New edition- as heard this morning on WICC 600:
“Welcome to Katz Reviews. This is Ed Katz of Katnip Marketing- marketing consultant by day; theater critic by night bringing you my weekly review segment, Katz Reviews, right here on WICC 600.
Today I review ‘Amelie,’ based on the popular French film that made Audrey Tautou a star. Focusing on a young French girl who moves to Paris to escape her crushing youth, she grows into an attractive but painfully shy young woman. Amelie decides her life mission is to do good deeds for people anonymously. She works in a boring café populated by a group of contrived idiocentrics, who often provide mundane narration- meaning far too much is told instead of shown.
Played on stage by Phillipa Soo, an original cast member of ‘Hamilton,’ she again proves a capable performer with a strong voice but is given precious little to work with here in the silly book by Craig Lucas, who also adapted romances ‘The Light in the Piazza’ and ‘An American in Paris.’ Like those, ‘Amelie’ also has a completely predictable love story- but the road to the inevitable embrace was much more engaging in those stories.
Amelie’s love interest, played by Adam Chanler-Berat, is clearly talented and has a marvelous singing voice which is just not utilized enough. A duet he has with Amelie is an all too infrequent moment where this show finally approaches being charming.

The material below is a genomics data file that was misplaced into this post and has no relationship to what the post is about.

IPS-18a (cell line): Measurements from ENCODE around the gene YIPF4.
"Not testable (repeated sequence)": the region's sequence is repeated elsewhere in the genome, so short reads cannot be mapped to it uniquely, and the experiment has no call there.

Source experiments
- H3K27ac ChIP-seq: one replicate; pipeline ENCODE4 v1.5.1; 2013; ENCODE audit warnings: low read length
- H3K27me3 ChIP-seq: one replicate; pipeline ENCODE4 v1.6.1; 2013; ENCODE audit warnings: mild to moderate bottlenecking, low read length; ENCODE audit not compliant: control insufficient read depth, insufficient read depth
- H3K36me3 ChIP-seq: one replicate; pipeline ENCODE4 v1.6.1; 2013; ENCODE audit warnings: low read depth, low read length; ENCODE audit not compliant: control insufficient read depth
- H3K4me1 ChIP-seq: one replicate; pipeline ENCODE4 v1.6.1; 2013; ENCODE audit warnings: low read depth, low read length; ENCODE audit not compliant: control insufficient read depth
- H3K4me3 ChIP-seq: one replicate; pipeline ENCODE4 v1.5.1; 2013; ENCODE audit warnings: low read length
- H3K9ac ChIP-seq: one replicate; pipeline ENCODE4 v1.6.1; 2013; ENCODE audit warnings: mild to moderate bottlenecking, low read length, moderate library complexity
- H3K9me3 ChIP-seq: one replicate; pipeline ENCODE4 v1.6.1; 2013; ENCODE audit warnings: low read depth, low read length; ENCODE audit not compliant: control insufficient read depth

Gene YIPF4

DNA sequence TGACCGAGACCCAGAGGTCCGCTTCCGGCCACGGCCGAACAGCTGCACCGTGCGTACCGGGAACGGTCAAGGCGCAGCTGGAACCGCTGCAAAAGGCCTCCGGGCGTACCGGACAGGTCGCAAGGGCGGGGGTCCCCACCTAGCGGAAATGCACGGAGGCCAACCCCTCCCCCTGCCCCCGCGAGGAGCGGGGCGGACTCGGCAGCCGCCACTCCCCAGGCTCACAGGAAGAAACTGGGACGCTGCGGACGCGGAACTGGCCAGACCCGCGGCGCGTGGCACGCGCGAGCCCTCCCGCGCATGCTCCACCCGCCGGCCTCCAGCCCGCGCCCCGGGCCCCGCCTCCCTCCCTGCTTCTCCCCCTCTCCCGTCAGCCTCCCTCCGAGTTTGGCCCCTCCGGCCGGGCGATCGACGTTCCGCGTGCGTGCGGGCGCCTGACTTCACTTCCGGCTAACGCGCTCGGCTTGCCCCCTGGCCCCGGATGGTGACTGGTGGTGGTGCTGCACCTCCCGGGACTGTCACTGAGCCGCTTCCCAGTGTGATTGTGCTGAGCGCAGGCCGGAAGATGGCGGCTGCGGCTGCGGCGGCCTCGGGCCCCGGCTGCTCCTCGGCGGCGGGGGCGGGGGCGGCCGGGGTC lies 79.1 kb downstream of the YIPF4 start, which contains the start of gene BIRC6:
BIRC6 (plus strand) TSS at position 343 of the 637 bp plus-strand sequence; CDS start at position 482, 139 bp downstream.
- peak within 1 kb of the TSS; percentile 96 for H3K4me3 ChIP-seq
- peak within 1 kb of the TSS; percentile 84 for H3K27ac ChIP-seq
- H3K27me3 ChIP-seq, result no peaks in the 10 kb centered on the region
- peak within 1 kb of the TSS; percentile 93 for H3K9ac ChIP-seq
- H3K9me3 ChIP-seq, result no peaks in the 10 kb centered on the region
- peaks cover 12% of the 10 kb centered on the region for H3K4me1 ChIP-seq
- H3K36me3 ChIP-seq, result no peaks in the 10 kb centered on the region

Directed by Pam McKinnon, who won a Tony Award for her revival of Edward Albee’s ‘Who’s Afraid of Virginia Woolf,’ this show is the complete opposite of that heavily dramatic straight play- which makes McKinnon an odd choice to direct this. ‘Amelie’ tries to be a light, fluffy bon bon of a musical, but is instead clunky and silly and even includes a bizarre product placement for a travel website.
What were they thinking?
Scenic designer David Zinn’s recent credits were also for heavy shows- so he, too, is an odd choice for ‘Amelie’- and it shows as this may be the ugliest set I have seen on a Broadway stage in years.
Sadly, I give ‘Amelie’ only 1 star out of 5 as all these misfires and odd choices by the creative team make what should be a joyous, buoyant story come across like Woody Allen’s description of hope- as the thing without feathers. It just doesn’t take off.
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This is Ed Katz talking theater for WICC 600!”